Wow, I was depressed.  I hadn’t met a single person that fit that description in the commercial real estate industry, and I certainly didn’t have those qualifications.  Now I look back on 17 years of building, selling, and supporting these tools I understand how challenging it can be to use this technology in decision processes.

However, even a visionary like Hugh Kelly couldn’t have imagined that the Internet and software technology would make it possible to put easy-to-use maps, demographic information, and aerial imagery on every desktop practically for free!

So now we have a chance to rethink this.  We still need economists, cartographers, computer geeks, desktop publishers, statisticians, and real estate experts; but we don’t need to combine them all into one superhuman individual who creates simulations of the marketplace for us as we evaluate real estate opportunities.  We can create information systems that provide rich visualization and reporting tools for the real estate experts to use on their laptops, tablets, and smartphones.

We can train students and seasoned professionals to enhance their “mental models” as they draw upon databases that contain examples of winning and losing investments from the past. 

The winners of the next decade will find the right combination of people, processes, and tools to maximize their return on capital invested in real estate.  The cornerstone of their success will be training everyone in the business from the CEO to the VP Real Estate, to the research team, to the dealmakers in the field to combine their experience and the remarkable power of their brains with timely, digestible information about opportunities.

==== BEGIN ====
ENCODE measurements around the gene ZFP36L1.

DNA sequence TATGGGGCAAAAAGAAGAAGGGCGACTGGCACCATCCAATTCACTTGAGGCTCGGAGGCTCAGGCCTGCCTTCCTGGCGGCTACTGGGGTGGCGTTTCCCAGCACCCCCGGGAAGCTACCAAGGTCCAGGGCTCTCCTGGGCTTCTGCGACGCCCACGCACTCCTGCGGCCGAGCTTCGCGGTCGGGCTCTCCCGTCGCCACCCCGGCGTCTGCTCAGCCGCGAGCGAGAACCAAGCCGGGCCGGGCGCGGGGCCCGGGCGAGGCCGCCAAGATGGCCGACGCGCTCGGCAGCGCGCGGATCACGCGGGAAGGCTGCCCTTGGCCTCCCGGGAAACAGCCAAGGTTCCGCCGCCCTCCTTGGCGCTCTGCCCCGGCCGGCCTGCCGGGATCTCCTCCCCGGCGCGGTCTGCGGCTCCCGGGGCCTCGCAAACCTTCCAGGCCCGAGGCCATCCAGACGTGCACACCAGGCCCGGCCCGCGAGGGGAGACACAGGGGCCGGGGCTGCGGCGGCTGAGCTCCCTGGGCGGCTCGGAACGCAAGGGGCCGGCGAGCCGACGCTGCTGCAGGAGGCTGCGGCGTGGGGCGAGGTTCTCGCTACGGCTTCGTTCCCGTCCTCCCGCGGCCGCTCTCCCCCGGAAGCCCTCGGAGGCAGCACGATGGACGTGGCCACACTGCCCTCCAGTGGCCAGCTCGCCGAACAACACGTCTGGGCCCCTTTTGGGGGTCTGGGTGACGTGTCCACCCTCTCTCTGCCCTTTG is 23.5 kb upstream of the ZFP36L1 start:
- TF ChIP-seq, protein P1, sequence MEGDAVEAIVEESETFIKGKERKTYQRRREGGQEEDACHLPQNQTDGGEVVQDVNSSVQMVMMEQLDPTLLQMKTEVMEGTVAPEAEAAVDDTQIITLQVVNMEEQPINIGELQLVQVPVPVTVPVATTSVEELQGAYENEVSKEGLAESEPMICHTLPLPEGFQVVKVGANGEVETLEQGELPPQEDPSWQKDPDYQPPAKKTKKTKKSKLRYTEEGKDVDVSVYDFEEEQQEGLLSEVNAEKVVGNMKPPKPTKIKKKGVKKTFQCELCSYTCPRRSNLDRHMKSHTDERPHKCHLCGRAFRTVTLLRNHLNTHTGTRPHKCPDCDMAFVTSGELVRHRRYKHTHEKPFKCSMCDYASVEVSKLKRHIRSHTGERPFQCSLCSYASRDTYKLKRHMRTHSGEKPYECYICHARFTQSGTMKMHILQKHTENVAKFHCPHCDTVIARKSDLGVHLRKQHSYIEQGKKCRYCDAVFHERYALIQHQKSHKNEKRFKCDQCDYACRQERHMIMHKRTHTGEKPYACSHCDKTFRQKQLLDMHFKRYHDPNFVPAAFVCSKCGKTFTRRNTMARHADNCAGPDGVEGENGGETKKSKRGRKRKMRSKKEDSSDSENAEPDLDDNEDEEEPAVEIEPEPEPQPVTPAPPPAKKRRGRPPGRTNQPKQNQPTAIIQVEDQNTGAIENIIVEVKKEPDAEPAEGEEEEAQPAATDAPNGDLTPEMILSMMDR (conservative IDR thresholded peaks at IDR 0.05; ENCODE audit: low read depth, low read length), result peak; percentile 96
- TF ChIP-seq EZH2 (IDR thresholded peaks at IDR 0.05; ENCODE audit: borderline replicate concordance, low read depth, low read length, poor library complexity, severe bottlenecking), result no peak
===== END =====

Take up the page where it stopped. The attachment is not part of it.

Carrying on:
2 thoughts on “Top Questions of the Week

  1. A simulation modelling entrepeneur used to say “all models are wrong, however, some are useful”. This highlights the concept that the application of models, be they math or mental, are imperfect, but valuable nonetheless. The U.S. Air Force learned during Vietnam that the effectiveness of a fighter pilot increased dramatically after 10 combat missions. This resulted in massive spending to train pilots in highly realistic combat training, using some modeling. The amazing win/loss ratio enjoyed today is directly attributable to that effort.
    Is there an analagous training opportunity in commercial real estate site selection?

    • Thanks for this great example of how training works! You noted that it took “massive spending to train pilots in highly realistic combat training, using some modeling.” When the application is aerial combat the stakes justify the investment. The same is true in chain store real estate, but it’s still cheaper to open a bad store than to lose an F-35 ($156 million each). To be honest, I don’t think the chain store industry has grasped the value of training for market planning and site selection and there is definitely an opportunity for a big return on investment in this area. Training programs abound, but most use basic classroom methods and have failed to take advantage of new technology that is both powerful and cost effective using elearning and simulation. I’ll be talking about this a lot in coming blogs!